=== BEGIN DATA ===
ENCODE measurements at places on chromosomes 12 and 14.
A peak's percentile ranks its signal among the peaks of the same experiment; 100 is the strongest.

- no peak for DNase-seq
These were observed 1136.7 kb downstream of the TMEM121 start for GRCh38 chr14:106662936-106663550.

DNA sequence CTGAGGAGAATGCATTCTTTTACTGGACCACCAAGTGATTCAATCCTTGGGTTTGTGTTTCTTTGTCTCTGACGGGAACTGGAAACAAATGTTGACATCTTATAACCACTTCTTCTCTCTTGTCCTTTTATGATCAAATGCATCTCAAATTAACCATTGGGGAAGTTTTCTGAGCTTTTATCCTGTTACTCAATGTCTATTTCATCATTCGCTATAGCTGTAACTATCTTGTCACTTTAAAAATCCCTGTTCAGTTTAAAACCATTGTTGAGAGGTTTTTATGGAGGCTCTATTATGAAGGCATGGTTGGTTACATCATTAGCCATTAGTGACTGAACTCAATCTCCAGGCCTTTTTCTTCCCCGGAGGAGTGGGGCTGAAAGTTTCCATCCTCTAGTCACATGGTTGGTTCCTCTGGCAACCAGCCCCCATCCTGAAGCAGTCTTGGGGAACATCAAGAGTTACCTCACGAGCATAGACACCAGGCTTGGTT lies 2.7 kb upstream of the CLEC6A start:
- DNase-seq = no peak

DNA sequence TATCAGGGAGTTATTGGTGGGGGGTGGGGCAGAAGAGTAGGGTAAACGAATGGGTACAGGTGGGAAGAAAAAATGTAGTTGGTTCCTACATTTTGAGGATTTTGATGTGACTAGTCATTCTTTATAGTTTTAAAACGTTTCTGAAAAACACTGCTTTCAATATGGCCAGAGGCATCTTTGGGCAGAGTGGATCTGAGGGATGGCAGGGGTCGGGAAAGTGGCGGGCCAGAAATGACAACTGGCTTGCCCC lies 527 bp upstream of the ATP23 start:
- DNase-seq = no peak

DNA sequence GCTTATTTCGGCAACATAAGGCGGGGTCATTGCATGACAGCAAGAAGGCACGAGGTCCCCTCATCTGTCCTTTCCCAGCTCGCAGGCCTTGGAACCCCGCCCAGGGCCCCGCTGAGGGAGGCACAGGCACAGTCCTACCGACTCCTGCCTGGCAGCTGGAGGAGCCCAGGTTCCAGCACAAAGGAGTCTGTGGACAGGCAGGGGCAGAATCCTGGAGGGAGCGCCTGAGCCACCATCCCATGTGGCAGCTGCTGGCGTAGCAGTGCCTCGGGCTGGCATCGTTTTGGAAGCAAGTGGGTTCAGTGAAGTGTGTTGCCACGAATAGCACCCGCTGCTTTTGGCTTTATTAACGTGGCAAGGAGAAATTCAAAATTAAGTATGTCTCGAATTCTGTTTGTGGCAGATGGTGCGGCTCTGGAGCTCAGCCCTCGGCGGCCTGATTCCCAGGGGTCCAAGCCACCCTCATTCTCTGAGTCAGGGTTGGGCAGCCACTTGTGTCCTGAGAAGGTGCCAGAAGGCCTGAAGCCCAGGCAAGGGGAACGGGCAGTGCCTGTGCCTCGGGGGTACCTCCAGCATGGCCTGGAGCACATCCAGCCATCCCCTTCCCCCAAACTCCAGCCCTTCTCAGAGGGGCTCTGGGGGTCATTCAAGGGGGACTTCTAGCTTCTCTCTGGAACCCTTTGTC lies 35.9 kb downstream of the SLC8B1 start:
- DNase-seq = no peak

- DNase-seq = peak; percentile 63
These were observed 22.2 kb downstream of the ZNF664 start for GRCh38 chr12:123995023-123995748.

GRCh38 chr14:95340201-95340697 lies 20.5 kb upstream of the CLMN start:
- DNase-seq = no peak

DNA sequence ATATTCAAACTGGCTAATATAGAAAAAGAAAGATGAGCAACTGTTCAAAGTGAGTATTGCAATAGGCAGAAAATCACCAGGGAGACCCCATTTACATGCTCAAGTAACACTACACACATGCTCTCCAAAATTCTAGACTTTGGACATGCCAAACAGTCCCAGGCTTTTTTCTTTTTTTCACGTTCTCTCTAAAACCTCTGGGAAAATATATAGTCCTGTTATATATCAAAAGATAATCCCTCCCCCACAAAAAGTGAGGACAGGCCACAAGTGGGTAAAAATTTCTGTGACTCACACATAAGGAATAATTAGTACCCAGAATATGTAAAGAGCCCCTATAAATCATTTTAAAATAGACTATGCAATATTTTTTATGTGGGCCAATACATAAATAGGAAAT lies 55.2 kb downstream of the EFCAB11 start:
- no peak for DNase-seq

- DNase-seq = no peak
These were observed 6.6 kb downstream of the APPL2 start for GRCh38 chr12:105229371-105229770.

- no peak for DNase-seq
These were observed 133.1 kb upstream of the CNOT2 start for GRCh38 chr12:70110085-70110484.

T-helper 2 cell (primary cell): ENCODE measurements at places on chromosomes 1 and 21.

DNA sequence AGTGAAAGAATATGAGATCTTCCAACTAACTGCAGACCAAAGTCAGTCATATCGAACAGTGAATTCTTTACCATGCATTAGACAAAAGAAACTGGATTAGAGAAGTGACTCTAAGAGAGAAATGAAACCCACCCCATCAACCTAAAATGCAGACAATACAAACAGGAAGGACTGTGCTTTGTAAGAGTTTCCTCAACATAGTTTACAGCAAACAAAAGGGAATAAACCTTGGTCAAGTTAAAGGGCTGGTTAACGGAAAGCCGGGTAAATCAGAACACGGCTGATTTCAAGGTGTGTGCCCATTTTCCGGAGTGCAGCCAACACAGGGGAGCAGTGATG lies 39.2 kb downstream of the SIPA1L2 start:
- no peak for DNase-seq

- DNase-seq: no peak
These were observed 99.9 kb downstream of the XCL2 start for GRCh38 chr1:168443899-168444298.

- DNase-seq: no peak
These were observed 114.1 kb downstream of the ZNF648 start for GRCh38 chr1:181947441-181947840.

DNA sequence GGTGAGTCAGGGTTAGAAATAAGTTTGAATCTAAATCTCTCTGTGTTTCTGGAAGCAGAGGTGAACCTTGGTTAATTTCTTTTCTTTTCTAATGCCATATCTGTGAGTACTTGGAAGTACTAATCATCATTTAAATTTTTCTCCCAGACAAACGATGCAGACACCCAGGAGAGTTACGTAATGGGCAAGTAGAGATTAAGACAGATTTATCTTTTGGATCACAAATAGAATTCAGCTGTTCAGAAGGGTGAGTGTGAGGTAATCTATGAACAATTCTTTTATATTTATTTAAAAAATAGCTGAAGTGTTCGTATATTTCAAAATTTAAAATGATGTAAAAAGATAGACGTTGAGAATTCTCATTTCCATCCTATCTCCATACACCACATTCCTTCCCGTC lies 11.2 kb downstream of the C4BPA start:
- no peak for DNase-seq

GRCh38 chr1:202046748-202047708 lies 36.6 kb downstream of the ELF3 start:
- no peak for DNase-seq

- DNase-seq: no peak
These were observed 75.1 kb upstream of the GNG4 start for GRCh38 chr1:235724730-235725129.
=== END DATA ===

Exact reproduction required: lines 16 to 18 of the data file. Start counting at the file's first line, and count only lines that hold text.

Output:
- no peak for DNase-seq

- DNase-seq = no peak
These were observed 6.6 kb downstream of the APPL2 start for GRCh38 chr12:105229371-105229770.